Short stories by Dorothy Parker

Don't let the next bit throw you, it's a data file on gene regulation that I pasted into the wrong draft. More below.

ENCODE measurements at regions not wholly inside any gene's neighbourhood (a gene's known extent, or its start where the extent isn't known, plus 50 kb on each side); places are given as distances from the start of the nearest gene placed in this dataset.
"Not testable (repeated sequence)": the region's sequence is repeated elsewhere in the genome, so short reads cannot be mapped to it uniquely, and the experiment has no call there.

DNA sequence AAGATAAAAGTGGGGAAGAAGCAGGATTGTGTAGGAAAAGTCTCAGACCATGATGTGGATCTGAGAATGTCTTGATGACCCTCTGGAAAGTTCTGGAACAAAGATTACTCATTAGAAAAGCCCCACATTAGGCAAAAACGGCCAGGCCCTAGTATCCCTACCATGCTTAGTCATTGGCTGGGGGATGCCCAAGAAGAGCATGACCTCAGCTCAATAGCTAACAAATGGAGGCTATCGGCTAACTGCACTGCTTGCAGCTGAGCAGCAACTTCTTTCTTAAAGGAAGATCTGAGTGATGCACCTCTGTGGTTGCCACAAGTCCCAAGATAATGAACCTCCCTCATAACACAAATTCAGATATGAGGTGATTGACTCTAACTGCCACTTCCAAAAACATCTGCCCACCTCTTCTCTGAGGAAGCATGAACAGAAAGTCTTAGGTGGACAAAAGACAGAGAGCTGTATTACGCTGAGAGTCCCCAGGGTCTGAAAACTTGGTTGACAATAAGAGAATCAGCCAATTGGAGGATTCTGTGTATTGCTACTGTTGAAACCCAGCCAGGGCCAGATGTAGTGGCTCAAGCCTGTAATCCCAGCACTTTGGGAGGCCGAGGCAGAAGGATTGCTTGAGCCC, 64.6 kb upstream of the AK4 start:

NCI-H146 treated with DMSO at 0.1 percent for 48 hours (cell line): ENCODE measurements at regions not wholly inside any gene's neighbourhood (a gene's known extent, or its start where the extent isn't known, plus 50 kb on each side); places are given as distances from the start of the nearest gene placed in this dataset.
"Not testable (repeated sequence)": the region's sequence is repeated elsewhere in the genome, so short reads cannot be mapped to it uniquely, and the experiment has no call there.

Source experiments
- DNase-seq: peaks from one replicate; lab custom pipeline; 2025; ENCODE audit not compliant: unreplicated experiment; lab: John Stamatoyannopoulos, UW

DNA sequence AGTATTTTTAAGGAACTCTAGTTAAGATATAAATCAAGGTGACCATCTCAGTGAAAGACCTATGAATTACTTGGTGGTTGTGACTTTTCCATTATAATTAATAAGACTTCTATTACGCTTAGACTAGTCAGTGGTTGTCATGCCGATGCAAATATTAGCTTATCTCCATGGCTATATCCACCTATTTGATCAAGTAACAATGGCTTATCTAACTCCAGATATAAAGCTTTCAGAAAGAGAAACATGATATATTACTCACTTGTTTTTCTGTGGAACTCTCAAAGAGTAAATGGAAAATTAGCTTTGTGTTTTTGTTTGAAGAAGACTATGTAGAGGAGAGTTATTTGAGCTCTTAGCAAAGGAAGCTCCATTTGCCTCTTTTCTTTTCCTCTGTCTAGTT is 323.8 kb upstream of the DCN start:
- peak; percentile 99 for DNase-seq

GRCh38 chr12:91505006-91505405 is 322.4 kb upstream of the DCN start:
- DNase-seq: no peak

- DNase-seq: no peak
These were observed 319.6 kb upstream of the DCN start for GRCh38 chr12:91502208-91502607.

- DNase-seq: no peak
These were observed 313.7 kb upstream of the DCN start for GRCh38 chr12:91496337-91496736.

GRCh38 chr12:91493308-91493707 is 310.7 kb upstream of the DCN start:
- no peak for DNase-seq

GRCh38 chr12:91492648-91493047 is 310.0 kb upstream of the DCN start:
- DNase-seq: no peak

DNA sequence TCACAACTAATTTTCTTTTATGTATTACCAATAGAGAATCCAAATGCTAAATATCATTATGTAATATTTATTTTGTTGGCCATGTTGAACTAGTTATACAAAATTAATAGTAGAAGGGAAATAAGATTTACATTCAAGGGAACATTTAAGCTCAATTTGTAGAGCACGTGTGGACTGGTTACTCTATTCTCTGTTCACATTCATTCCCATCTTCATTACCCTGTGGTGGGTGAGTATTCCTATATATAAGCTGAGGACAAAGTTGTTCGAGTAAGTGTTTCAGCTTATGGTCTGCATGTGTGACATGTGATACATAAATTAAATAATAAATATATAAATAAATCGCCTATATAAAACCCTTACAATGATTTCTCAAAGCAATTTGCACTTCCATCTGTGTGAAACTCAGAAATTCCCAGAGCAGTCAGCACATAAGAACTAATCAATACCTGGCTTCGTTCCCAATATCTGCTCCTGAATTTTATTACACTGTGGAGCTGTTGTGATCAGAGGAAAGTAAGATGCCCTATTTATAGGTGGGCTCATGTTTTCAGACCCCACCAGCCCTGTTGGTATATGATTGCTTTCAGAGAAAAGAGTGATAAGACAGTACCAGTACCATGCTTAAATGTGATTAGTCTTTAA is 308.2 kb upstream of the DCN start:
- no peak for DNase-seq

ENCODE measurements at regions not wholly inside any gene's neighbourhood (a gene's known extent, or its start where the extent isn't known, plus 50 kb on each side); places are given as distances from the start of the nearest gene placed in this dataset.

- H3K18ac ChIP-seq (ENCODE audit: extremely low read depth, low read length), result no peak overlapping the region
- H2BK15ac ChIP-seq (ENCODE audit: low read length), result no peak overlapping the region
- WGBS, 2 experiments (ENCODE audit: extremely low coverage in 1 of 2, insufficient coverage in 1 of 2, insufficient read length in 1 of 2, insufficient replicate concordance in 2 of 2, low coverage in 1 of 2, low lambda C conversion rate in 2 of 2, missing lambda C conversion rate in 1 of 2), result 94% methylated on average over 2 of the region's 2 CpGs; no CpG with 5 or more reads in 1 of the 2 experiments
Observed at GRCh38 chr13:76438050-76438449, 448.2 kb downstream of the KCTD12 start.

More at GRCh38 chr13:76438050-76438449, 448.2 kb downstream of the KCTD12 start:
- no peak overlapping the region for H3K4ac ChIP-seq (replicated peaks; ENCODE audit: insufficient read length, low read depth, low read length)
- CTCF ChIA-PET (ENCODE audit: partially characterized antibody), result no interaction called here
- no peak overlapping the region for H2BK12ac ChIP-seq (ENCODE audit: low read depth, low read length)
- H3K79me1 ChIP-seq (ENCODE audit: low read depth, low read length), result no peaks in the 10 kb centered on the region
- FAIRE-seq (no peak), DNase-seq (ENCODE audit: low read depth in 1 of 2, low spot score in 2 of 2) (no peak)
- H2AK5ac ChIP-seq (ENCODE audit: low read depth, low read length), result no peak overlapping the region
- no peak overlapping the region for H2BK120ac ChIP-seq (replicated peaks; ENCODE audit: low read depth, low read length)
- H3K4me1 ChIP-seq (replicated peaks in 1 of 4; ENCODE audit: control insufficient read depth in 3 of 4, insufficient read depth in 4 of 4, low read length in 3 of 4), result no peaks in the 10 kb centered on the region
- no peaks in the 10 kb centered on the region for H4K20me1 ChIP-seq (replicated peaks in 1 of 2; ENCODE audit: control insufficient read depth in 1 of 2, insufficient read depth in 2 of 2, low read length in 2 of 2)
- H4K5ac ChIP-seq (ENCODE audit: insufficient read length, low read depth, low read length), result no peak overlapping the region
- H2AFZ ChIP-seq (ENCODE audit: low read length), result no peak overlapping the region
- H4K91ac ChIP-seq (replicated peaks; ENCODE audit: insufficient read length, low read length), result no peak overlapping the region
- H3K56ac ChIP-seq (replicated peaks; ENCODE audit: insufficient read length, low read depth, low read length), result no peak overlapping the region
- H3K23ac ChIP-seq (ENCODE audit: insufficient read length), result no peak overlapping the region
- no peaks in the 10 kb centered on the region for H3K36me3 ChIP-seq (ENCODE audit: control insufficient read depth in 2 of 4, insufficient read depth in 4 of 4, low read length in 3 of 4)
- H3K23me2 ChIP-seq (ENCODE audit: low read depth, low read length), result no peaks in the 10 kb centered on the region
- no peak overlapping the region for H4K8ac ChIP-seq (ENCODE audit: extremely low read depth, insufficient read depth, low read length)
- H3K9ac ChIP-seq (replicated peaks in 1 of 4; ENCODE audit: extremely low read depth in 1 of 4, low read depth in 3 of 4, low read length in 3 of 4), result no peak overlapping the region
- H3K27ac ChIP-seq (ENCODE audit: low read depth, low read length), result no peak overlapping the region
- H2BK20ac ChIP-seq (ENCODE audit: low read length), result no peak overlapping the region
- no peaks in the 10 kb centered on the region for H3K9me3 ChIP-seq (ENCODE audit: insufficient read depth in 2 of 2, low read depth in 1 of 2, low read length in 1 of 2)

Dorothy Parker (née Rothschild; August 22, 1893 – June 7, 1967) was an American poet, writer, critic, and satirist based in New York; she was best known for her wit, wisecracks, and eye for 20th-century urban foibles. From a conflicted and unhappy childhood, Parker rose to acclaim, both for her literary works published in such magazines as The New Yorker and as a founding member of the Algonquin Round Table. Following the breakup of the circle, Parker traveled to Hollywood to pursue screenwriting. Her successes there, including two Academy Award nominations, were curtailed when her involvement in left-wing politics resulted in her being placed on the Hollywood blacklist. Dismissive of her own talents, she deplored her reputation as a "wisecracker." Nevertheless, both her literary output and reputation for sharp wit have endured. Some of her works have been set to music; adaptations notably include the operatic song cycle Hate Songs by composer Marcus Paus. Also known as Dot or Dottie,[citation needed] Parker was born Dorothy Rothschild in 1893 to Jacob Henry Rothschild and his wife Eliza Annie (née Marston)[3][4] (1851–1898) at 732 Ocean Avenue in Long BranchNew Jersey.[5] Her parents had a summer beach cottage there. Parker's mother was of Scottish descent. Her father was the son of Sampson Jacob Rothschild (1818–1899) and Mary Greissman (b. 1824), both Prussian-born Jews. Sampson Jacob Rothschild was a merchant who immigrated to the USA around 1846, settling in Monroe County, Alabama. Jacob Henry Rothschild was one of five known siblings. The others were: Simon (1854–1908); Samuel (b. 1857); Hannah (1860–1911), later Mrs. William Henry Theobald; and the youngest, Martin Rothschild, born in Manhattan on December 12, 1865, who perished in the sinking of the Titanic.[6] Parker wrote in her essay, "My Home Town," that her parents returned to their Manhattan apartment shortly after Labor Day so that she could be called a true New Yorker. Her mother died in Manhattan in July 1898, a month before Parker's fifth birthday.[7] Her father remarried in 1900 to Eleanor Frances Lewis (1851–1903).[8] Parker hated her father, who physically abused her, and her stepmother, whom she refused to call "mother," "stepmother," or "Eleanor," instead referring to her as "the housekeeper."[9] However, her biographer, Marion Meade, refers to this account as "largely false," stating that the atmosphere in which Parker was growing up was indulgent, affectionate, supportive and generous.[10] Parker grew up on the Upper West Side and attended a Roman Catholic elementary school at the Convent of the Blessed Sacrament on West 79th Street with her sister, Helen, although their father was Jewish and her stepmother was Protestant.[11] (Mercedes de Acosta was a classmate.) Parker once joked that she was asked to leave following her characterization of the Immaculate Conception as "spontaneous combustion."[12] Her stepmother died in 1903, when Parker was nine.[13] Parker later attended Miss Dana's School, a finishing school in Morristown, New Jersey.[14] She graduated from Miss Dana's School in 1911, at the age of 18, according to Authur,[15] although Rhonda Pettit[16] and Marion Meade state she never graduated from either school. Following her father's death in 1913, she played piano at a dancing school to earn a living[17] while she worked on her poetry. She sold her first poem to Vanity Fair magazine in 1914 and some months later was hired as an editorial assistant for Vogue, another Condé Nast magazine. She moved to Vanity Fair as a staff writer after two years at Vogue.[18] In 1917, she met a Wall Streetstockbroker, Edwin Pond Parker II[19] (1893–1933)[20] and they married before he left to serve in World War I with the U.S. Army 4th Division. Dorothy Parker filed for divorce in 1928. He later remarried, to Anne E. O’Brien, formerly probation officer of the Juvenile Court, and died at 39, from an overdose of a sleeping powder for pain following a dental procedure.[21] Dorothy Parker retained her married name, though she remarried the screenwriter and former actor Alan Campbell, and moved to Hollywood Parker's career took off in 1918 while she was writing theater criticism for Vanity Fair, filling in for the vacationing P. G. Wodehouse.[22] At the magazine, she met Robert Benchley, who became a close friend, and Robert E. Sherwood.[23] The trio began lunching at the Algonquin Hotel on a near-daily basis and became founding members of what became known as the Algonquin Round Table. The Round Table numbered among its members the newspaper columnists Franklin Pierce Adams and Alexander Woollcott. Through their publication of Parker's lunchtime remarks and short verses, particularly in Adams' column "The Conning Tower", Dorothy began developing a national reputation as a wit. When the group was informed that famously taciturn former president Calvin Coolidge had died, Parker remarked, "How could they tell?"[24] Parker's caustic wit as a critic initially proved popular, but she was eventually dismissed by Vanity Fair in 1920 after her criticisms too often offended powerful producers. In solidarity, Benchley resigned in protest. (Sherwood is sometimes reported to have done so as well, but in actuality he had been fired in December 1919.)[25] She soon started working for Ainslee's Magazine, which had a higher circulation. She also published pieces in Vanity Fair, which was happier to publish her than employ her, The Smart Set, and The American Mercury, but also in the popular Ladies’ Home JournalSaturday Evening Post, and Life.[26] When Harold Ross founded The New Yorker in 1925, Parker and Benchley were part of a board of editors established by Ross to allay concerns of his investors. Parker's first piece for the magazine was published in its second issue.[27] Parker became famous for her short, viciously humorous poems, many highlighting ludicrous aspects of her many (largely unsuccessful) romantic affairs and others wistfully considering the appeal of suicide. The next 15 years were Parker's greatest period of productivity and success. In the 1920s alone she published some 300 poems and free verses in Vanity Fair,Vogue, "The Conning Tower" and The New Yorker as well as LifeMcCall's and The New Republic.[28] Her poem, "Song in a Minor Key" was published during a candid interview with New York N.E.A. writer, Josephine Van de Grift.[29]